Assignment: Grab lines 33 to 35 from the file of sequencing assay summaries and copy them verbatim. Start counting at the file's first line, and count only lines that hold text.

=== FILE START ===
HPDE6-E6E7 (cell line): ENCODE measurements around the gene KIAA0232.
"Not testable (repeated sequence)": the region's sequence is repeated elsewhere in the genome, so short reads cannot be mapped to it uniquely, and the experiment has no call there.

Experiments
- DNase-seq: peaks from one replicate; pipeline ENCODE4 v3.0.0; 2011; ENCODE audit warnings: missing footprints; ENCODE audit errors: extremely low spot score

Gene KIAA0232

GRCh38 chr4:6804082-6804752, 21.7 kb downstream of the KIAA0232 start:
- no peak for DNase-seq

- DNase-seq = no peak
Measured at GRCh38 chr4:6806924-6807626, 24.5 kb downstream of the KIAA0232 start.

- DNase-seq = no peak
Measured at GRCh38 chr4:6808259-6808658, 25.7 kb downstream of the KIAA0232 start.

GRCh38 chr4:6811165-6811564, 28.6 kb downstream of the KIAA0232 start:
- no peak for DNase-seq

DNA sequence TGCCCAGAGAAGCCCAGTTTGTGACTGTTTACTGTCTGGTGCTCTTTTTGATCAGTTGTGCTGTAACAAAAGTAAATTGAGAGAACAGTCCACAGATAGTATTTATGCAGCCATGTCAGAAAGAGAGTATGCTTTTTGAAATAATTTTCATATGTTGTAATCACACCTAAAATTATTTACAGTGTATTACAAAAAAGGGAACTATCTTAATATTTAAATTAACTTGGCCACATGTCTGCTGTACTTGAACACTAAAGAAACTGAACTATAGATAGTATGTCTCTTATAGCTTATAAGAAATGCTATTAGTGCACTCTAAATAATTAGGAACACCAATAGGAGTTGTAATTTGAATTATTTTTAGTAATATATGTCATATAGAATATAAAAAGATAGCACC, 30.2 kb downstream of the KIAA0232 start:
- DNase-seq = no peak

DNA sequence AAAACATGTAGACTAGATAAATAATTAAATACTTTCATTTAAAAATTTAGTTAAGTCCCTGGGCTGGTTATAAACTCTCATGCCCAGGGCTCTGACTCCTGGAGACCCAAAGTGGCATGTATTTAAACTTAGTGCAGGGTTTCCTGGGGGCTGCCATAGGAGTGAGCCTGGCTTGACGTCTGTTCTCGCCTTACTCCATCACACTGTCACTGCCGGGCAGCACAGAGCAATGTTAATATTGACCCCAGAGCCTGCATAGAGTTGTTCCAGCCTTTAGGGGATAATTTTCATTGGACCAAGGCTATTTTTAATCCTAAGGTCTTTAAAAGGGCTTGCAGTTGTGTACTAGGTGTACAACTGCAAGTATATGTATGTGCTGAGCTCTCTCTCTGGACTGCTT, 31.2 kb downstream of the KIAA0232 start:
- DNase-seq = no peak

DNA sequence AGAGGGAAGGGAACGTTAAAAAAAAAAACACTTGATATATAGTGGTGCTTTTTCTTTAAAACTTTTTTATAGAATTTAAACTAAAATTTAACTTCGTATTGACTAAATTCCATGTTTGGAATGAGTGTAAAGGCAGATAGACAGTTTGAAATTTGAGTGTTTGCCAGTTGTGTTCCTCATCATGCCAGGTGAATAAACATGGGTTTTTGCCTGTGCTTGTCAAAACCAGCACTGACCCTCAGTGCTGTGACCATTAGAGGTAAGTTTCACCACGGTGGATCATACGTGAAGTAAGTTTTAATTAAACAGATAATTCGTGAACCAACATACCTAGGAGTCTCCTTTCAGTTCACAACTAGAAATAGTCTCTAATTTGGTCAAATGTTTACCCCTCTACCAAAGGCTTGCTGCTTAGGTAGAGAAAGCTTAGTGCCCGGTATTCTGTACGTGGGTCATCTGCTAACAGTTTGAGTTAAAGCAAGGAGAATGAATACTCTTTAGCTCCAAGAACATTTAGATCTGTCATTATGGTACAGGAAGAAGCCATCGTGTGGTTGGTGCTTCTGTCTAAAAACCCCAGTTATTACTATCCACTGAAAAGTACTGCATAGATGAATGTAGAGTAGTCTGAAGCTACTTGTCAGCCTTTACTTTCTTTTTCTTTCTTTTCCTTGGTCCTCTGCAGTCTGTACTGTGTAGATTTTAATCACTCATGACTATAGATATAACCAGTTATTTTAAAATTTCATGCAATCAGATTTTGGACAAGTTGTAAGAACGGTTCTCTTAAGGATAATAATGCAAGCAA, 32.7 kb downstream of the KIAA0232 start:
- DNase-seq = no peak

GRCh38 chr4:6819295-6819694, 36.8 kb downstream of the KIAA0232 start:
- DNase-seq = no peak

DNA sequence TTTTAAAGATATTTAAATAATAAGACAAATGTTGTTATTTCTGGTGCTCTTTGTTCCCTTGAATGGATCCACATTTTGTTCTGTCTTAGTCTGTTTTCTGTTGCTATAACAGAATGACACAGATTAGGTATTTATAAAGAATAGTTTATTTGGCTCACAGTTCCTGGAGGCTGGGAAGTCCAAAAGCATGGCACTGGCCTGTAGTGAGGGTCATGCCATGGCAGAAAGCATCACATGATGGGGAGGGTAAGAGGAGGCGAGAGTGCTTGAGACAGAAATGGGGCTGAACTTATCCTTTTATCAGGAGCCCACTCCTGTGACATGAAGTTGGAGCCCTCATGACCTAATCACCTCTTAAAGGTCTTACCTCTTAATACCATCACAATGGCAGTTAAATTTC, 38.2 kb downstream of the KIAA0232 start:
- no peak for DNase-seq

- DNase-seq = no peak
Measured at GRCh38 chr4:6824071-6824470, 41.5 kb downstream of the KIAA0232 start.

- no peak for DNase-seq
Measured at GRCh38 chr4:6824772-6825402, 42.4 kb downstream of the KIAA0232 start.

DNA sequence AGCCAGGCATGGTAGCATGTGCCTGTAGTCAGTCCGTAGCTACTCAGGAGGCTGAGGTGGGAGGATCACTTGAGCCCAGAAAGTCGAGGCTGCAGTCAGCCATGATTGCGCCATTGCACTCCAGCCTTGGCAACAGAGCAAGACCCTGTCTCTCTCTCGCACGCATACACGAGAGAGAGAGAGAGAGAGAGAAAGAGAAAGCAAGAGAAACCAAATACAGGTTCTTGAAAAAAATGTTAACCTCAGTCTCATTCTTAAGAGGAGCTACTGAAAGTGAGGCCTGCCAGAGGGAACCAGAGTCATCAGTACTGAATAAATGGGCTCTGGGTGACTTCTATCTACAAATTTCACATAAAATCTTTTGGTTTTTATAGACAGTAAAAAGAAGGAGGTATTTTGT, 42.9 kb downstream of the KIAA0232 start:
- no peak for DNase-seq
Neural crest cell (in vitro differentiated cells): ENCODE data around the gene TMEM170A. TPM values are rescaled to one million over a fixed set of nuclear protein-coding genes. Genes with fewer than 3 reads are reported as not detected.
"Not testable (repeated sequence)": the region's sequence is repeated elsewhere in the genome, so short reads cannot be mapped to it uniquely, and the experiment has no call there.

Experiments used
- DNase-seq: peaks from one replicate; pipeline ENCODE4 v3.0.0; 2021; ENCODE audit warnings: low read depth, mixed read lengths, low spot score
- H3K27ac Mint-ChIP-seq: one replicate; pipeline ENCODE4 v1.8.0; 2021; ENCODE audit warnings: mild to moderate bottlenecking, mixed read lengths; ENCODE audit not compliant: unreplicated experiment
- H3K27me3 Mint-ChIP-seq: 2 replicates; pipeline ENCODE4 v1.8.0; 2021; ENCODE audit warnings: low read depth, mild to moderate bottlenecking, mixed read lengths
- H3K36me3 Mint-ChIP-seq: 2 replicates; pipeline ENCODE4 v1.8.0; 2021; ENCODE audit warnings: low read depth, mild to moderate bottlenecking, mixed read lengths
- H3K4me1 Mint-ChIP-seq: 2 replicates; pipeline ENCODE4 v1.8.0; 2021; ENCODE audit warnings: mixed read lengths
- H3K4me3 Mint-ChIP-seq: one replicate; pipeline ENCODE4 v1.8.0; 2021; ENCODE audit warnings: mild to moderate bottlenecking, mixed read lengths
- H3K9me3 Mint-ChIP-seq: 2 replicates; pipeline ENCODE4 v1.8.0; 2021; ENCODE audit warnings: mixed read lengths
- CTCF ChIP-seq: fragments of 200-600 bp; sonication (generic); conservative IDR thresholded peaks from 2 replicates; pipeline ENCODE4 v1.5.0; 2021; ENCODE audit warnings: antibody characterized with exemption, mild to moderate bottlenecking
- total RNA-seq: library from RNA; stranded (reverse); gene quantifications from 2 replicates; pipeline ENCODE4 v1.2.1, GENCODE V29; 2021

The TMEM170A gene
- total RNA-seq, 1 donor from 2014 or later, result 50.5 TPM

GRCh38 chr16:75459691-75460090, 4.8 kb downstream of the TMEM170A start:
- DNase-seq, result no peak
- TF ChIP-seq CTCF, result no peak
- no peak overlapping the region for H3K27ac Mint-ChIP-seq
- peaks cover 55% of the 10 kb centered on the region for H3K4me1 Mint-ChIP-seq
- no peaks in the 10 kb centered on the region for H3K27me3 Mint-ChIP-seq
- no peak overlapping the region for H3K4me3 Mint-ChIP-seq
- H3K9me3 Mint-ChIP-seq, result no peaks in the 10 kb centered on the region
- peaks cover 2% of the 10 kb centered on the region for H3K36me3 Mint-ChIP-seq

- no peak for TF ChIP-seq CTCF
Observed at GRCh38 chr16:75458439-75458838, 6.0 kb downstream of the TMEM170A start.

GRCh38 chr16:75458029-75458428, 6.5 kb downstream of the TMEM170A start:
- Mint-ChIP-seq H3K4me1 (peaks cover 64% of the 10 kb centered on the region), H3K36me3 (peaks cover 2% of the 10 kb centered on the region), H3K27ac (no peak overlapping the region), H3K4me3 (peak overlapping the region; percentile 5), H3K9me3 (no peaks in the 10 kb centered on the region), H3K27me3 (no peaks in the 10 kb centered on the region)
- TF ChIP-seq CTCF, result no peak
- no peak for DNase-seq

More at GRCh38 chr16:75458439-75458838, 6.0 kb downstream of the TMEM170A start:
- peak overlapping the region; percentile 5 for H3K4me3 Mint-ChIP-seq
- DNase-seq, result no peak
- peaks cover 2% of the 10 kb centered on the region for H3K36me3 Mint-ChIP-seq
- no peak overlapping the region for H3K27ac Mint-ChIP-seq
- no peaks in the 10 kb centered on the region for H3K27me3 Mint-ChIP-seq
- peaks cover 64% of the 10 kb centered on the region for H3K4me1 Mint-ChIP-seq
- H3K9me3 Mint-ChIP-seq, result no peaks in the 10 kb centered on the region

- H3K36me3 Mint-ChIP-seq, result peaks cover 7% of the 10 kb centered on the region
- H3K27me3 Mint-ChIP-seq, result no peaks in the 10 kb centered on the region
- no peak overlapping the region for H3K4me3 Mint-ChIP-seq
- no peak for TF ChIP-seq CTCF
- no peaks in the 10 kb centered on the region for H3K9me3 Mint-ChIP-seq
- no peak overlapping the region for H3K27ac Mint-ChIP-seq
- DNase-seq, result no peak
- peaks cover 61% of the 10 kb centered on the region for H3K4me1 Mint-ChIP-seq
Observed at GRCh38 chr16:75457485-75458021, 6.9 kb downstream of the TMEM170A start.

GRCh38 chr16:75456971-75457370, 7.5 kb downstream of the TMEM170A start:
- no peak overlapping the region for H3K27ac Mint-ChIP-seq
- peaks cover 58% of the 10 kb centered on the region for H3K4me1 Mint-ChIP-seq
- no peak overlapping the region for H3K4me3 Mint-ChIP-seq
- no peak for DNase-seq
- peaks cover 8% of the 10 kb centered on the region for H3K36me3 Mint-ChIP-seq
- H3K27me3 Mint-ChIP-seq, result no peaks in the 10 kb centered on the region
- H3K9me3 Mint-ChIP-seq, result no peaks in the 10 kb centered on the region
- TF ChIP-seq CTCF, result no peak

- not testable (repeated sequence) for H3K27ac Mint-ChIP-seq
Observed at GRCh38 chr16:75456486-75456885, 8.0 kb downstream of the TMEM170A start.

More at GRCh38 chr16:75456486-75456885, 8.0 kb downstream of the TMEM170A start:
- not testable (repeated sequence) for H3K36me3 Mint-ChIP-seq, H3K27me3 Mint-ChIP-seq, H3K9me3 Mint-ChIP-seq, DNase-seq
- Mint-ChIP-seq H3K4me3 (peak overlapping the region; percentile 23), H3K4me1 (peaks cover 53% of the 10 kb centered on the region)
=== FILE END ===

- DNase-seq: peaks from one replicate; pipeline ENCODE4 v3.0.0; 2021; ENCODE audit warnings: low read depth, mixed read lengths, low spot score
- H3K27ac Mint-ChIP-seq: one replicate; pipeline ENCODE4 v1.8.0; 2021; ENCODE audit warnings: mild to moderate bottlenecking, mixed read lengths; ENCODE audit not compliant: unreplicated experiment
- H3K27me3 Mint-ChIP-seq: 2 replicates; pipeline ENCODE4 v1.8.0; 2021; ENCODE audit warnings: low read depth, mild to moderate bottlenecking, mixed read lengths